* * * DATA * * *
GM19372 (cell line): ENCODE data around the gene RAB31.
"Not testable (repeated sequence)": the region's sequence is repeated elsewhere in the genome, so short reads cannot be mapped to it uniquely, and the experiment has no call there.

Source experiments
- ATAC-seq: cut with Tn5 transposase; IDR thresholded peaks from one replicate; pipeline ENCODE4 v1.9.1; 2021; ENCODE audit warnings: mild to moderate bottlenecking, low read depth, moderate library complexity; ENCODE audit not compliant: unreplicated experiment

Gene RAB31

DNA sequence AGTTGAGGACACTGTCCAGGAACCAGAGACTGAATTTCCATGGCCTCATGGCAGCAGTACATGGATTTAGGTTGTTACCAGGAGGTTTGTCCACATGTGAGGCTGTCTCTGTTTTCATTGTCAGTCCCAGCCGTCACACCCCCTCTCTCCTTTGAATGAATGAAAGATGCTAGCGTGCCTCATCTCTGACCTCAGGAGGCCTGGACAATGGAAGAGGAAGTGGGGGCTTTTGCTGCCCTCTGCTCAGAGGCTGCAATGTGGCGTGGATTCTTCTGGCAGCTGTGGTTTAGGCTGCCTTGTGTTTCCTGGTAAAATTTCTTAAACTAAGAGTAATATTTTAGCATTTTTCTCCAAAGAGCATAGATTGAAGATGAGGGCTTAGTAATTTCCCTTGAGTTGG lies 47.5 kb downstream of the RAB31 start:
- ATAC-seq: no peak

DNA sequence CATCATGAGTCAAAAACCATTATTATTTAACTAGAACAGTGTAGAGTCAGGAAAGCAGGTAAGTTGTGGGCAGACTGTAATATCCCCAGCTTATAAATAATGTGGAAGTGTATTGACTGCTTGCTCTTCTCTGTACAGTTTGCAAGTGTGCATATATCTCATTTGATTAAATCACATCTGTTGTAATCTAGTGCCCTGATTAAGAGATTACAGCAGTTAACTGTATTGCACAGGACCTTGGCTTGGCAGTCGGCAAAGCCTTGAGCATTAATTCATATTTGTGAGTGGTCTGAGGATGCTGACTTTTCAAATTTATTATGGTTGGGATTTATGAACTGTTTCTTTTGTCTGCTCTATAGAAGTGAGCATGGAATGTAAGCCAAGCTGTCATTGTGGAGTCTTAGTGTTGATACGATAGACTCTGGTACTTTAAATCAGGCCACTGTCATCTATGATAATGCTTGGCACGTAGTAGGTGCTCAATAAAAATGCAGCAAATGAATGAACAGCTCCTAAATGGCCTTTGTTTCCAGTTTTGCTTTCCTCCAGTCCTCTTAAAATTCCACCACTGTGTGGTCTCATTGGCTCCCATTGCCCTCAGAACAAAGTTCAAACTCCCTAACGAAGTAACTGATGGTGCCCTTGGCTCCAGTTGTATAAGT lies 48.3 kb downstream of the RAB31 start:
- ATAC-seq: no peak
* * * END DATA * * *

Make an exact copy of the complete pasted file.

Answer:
GM19372 (cell line): ENCODE data around the gene RAB31.
"Not testable (repeated sequence)": the region's sequence is repeated elsewhere in the genome, so short reads cannot be mapped to it uniquely, and the experiment has no call there.

Source experiments
- ATAC-seq: cut with Tn5 transposase; IDR thresholded peaks from one replicate; pipeline ENCODE4 v1.9.1; 2021; ENCODE audit warnings: mild to moderate bottlenecking, low read depth, moderate library complexity; ENCODE audit not compliant: unreplicated experiment

Gene RAB31

DNA sequence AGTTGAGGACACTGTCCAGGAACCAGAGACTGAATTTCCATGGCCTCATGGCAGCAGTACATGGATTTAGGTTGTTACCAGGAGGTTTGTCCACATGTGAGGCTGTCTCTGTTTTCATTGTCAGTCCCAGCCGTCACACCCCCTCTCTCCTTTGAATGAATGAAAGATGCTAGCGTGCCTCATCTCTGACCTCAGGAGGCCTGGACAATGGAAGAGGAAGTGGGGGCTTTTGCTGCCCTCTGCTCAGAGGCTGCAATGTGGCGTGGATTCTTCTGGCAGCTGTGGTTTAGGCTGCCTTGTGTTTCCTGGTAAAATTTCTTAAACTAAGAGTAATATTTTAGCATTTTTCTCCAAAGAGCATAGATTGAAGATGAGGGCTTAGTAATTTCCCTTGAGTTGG lies 47.5 kb downstream of the RAB31 start:
- ATAC-seq: no peak

DNA sequence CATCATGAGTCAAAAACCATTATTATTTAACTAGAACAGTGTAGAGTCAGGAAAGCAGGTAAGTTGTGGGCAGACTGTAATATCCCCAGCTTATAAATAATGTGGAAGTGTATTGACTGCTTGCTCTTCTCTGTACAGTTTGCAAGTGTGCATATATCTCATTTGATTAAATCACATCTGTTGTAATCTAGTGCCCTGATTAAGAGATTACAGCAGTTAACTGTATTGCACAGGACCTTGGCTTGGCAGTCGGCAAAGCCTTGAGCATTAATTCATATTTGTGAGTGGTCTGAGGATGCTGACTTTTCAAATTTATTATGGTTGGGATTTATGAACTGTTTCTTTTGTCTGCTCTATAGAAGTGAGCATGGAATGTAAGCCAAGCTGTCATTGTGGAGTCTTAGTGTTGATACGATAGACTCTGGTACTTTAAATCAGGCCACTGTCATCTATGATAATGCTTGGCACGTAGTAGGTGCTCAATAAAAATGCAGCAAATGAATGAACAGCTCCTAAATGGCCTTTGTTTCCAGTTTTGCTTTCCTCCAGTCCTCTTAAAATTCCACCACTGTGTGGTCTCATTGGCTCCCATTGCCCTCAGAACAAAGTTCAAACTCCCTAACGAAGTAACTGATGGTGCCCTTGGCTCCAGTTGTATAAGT lies 48.3 kb downstream of the RAB31 start:
- ATAC-seq: no peak